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A Dream Come True

Soaring through the solar system past exploding supernovas, escaping black holes, landing on the moon and visiting distant suns – a trip to the Armagh Planetarium is one of the most fascinating visitor experiences you can enjoy.

But without the vision and remarkable perseverance of one man it would not have happened. Thanks to Eric Lindsay, a renowned astronomer who believed that a planetarium was the best way to satisfy the growing public interest in astronomy, Armagh would find itself at the heart of planetarium innovation and technology.

As Director of Armagh Observatory, the UK and Ireland’s oldest working observatory, Lindsay wanted to find a novel and exciting way to bring understanding of the galaxy to ordinary people.

He spent many years scouring the globe, searching for funds to build the Planetarium and trying to persuade people that Armagh was the perfect location for such an ambitious venture. Beginning his campaign during the Second World War it was not until the 1960s that he received the support of the government and local council to finally realise his dream.

Building began in 1965 and soon the first director was appointed, Patrick Moore, beloved to generations of astronomy fans as the presenter of the BBC’s ‘Sky at Night’.

Dr Eric Lindsay

Dr Eric Lindsey – Founder of the Armagh Planetarium

Planetarium Newspaper Article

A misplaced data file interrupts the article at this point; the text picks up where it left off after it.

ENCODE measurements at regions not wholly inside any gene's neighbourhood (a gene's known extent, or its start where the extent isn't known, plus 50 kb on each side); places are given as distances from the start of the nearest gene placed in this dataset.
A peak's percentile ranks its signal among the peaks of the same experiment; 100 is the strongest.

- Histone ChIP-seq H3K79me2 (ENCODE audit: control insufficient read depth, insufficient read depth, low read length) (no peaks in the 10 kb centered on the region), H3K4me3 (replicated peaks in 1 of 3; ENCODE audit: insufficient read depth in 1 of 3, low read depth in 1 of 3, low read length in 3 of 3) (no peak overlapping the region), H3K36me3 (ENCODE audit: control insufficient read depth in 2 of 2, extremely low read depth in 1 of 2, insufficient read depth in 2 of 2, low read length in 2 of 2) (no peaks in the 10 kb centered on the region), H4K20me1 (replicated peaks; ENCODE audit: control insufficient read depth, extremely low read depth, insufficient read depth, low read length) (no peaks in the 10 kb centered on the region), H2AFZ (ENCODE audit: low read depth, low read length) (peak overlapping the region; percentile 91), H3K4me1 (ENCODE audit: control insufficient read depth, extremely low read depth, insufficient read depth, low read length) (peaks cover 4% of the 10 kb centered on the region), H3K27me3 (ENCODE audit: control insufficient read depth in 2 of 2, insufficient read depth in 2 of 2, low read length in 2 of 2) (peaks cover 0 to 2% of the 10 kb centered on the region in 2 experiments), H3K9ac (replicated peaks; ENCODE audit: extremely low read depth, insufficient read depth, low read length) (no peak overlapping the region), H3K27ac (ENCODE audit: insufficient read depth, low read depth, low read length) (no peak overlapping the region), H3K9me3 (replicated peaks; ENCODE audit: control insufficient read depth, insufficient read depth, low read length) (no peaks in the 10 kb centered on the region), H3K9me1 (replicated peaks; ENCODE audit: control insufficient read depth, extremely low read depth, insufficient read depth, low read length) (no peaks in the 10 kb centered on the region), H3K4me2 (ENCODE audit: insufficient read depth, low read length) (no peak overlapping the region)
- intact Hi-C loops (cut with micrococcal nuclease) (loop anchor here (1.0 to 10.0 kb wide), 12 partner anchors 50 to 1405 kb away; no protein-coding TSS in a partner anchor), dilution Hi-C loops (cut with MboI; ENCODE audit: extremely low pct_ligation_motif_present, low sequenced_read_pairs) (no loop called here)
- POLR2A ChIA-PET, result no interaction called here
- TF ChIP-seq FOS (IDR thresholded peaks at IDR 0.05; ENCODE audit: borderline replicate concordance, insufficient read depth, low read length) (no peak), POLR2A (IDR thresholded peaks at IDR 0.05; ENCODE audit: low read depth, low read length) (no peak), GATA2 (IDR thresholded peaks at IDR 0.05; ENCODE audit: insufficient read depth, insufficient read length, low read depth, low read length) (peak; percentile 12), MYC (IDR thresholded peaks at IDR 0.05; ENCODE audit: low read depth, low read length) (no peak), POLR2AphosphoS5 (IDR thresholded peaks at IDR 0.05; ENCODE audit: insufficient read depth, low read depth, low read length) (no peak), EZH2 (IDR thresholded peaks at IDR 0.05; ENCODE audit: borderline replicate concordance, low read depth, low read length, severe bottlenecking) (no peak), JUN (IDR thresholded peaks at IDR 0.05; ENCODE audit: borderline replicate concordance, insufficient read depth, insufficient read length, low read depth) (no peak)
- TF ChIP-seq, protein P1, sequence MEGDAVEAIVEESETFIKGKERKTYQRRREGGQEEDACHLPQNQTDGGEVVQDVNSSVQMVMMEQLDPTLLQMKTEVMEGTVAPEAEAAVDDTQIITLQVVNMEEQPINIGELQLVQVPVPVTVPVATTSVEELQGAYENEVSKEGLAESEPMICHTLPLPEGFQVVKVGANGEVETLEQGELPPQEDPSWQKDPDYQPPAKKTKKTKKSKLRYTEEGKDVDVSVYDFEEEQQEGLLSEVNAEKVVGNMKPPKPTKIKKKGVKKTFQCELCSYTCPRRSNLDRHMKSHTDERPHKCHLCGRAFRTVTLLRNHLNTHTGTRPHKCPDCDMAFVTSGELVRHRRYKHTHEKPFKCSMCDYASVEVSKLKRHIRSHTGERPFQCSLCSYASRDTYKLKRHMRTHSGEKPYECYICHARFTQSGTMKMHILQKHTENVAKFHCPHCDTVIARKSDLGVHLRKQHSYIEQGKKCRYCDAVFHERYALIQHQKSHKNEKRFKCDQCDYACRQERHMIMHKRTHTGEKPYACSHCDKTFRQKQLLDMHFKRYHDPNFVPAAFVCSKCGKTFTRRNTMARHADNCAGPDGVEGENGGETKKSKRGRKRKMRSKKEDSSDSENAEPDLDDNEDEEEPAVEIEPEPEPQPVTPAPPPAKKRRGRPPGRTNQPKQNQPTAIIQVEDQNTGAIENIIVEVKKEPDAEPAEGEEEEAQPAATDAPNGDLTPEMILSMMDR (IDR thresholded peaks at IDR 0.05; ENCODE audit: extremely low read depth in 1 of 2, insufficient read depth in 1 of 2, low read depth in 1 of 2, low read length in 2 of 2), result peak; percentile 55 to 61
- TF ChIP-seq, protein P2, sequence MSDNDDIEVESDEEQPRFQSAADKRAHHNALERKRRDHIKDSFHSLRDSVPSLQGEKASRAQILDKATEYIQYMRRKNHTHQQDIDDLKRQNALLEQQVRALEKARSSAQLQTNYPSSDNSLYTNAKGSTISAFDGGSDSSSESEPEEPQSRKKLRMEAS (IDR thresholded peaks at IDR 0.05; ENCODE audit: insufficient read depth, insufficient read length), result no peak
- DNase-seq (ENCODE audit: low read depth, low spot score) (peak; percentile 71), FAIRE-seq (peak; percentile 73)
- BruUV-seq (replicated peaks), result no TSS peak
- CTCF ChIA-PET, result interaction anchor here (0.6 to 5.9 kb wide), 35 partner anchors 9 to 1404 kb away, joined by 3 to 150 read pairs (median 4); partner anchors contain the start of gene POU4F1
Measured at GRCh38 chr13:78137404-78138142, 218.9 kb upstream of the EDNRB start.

Armagh Planetarium 1968

Armagh Planetarium 1968 Opening Year

As Director of Armagh Observatory, the UK and Ireland’s oldest working observatory, Lindsay wanted to find a novel and exciting way to bring understanding of the galaxy to ordinary people.

The Armagh Planetarium finally opened its doors to the public in 1968. This was one of the earliest dome planetaria in which the night sky was recreated on the ceiling, using the latest technology of the time. Since then Armagh has been at the forefront of planetarium technology.

Over 1.65 million people, more than the population of Northern Ireland, have visited Armagh Planetarium, now the longest serving planetarium in the UK or Ireland.  As well as being the first in the world to show moving images by projecting videos on the dome it created the world’s first ever completely interactive planetarium show, ‘Space Odyssey’.

It’s been visited by famous astronauts and astronomers and continues to lead the way in planetarium technology. Its Digistar 5 projection system is the first to project a full colour 3D experience over the audience’s head, taking them hurtling through space to the very furthest galaxy. And today, visitors can enjoy some of the most creative and dramatic films in the realm of moving images.

And it’s all thanks to Eric Lindsay and the dream he kept alive for decades.